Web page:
steampunkscarecrow said: Good luck (as I spam your posts about this because I’m excited)! I’m glad I’m reusing a world and continuing to develop a basic concept ><
I never do much before writing the first draft, anyway, so it doesn’t really matter. I don’t plan much of the story ahead of time - go with the flow and all that - and I never do much worldbuilding without knowing what I’m writing. So it’s mostly just deciding on how much tech I want and magic, which isn’t particularly difficult.
Because it’s one of the few things that was very explicitly expanded on, I’m most looking forward to the Sorting Hat portion of Pottermore. I’m curious to know how well people self-house. Will everyone get a sudden wake up call and find out they belong in a house they didn’t original identify…
J.K. Rowling seems to feel that the test is going to be ‘hard to guess’, so that it will be harder to pick out which choice is a point towards which house. I’m sure some will be easier than others, but it’s apparently also randomized, so that should make it harder. Personally, I’m going to take the test with as little bias as possible. I feel like a Slytherin and I’m proud of that, but I won’t be disappointed or upset if I get sorted into Hufflepuff, Gryffindor, or Ravenclaw.
Who is the most awesome-tastic person who ever lived in all of history (must cite at least three credible sources)? >:O
Anders, Lou. “Interview with China Miéville.” The Believer. The Believer, Apr. 2005. Web. 28 June 2011. <http://www.believermag.com/issues/200504/?read=interview_mieville>. Miéville, China. Perdido Street Station. New York: Del Rey, 2001. Print. Miéville, China. Embassytown. New York: Ballantine, 2011. Print.
I don't feel like the main trait of Ravenclaw should be 'intelligence'.
When you think Ravenclaw, you think “intelligence” - it is basically their defining trait. Which makes them the most boring house in the world, because intelligence isn’t a personality trait, it is something you have. To say that Ravenclaw’s main trait is intelligence is basically the same as saying the main trait of a Slytherin’s is their pure blood, or that the main trait of a Hufflepuff’s is that they are all bland and pudgy. That makes no sense, and simply mustn’t be true. We know the top student is Hermione Granger, and in past years, was Percy Weasley (Gryffindor), Barty Crouch Jr. (presumably Slytherin), and Tom Riddle (Slytherin). And, by all rights, there must be people in Ravenclaw who aren’t naturally intelligent.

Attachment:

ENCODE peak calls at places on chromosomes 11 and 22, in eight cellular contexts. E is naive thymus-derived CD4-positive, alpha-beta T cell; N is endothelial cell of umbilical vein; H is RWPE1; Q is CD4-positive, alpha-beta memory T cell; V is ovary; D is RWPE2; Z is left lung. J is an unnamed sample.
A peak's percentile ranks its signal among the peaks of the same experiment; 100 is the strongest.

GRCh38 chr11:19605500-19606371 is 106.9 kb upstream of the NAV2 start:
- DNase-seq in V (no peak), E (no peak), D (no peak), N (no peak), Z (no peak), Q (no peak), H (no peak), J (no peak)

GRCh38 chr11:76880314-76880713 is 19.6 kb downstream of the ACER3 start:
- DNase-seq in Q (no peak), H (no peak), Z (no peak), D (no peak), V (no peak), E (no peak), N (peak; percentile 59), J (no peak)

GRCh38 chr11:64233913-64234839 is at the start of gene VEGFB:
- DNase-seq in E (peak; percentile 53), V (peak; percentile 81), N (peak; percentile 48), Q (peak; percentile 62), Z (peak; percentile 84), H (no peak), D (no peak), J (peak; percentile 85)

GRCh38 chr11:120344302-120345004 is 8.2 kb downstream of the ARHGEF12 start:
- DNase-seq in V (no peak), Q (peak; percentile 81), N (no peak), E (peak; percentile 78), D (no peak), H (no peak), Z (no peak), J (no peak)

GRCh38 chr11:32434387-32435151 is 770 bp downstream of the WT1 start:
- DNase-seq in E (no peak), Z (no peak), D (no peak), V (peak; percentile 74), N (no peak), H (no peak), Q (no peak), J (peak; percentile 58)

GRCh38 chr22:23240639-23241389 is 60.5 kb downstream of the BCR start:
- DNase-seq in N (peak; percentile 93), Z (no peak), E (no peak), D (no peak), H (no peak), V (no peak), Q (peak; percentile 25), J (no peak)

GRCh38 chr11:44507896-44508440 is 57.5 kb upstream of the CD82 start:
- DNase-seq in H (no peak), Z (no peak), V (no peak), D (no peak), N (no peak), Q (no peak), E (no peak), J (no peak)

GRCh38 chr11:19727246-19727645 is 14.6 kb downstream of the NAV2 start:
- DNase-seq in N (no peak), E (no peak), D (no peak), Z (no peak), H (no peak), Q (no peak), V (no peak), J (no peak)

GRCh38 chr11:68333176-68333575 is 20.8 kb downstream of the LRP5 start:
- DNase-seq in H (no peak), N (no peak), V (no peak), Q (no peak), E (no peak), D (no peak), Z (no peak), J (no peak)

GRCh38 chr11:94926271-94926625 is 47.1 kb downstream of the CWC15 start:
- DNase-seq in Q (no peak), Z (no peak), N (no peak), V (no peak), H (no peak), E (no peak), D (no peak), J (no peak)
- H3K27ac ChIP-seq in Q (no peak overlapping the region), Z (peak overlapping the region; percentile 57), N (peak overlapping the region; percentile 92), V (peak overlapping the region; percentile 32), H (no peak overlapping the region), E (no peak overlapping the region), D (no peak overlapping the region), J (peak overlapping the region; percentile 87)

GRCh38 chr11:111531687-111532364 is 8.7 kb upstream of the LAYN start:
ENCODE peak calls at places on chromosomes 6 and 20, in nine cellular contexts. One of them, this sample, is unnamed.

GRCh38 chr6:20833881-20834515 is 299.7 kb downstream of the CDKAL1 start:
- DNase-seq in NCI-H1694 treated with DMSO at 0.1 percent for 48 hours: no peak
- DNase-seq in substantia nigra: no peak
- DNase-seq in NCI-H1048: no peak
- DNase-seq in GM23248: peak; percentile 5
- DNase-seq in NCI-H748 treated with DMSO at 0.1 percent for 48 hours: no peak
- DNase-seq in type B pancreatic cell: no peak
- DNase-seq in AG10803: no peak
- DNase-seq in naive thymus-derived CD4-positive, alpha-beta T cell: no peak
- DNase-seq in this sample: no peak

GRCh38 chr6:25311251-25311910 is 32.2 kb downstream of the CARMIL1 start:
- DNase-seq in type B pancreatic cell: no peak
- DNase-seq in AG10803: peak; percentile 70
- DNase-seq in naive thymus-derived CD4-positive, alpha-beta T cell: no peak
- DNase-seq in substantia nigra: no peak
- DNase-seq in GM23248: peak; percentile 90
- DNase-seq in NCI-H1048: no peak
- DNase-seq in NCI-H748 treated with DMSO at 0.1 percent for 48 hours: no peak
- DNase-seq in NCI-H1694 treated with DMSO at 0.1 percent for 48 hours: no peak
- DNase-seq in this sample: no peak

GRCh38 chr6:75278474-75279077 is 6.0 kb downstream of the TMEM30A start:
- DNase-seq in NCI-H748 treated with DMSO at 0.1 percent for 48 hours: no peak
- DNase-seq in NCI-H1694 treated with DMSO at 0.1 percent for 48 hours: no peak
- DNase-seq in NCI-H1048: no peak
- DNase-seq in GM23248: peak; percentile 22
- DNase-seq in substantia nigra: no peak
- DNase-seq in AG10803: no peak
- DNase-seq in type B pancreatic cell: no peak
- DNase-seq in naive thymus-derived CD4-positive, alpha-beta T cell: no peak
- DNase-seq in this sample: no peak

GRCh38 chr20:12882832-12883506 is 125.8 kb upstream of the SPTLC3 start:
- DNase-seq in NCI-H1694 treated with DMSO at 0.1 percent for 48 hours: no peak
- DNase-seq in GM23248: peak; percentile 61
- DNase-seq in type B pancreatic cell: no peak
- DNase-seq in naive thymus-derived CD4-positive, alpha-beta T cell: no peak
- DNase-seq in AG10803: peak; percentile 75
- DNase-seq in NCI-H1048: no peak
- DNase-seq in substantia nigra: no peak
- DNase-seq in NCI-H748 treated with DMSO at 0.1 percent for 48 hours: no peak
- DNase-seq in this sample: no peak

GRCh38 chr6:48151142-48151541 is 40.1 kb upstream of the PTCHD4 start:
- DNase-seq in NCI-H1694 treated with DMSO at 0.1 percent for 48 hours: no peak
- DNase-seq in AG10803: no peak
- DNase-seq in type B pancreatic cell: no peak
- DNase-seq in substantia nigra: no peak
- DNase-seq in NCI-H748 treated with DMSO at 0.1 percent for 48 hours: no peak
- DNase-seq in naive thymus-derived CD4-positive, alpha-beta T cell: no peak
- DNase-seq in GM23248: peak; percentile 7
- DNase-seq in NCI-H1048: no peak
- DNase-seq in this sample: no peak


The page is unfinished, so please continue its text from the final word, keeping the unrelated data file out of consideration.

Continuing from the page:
A love of knowledge, perhaps. Or an interest in mysteries, the unanswered. Resourceful, creative maybe. Even wisdom, another stock trait, makes more sense, though there aren’t many who - at 11 - could be called “wise”.
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With this story I geared my writing away from descriptions of appearance as and focused on description of intangible things for some reason. I may copy/paste into a new doc and try a draft where that is reversed just to see. Idk anymore -___-
Nothing wrong with that, man. I think the only appearance description in my latest (eighth, if you cared) draft is, “She was shorter than I was, but about a fair bit thicker.” Though this is at least partially because, in my latest draft, there is basically no light, and details like colour are rather subtle and unnoticed to most of the people in the world.
See, this is why I wanted to keep the simple draft of my novel. It’s by no means bad simple - it’s a complete story. I remember when you started this one, though! Amazing how far things can come, eh?
Indeed. My story is about fifty times more complex, yet my style - writing-wise - has grown more and more minimalistic. It’s basically gotten to the point where there are entire subplots that exist strictly in between the lines.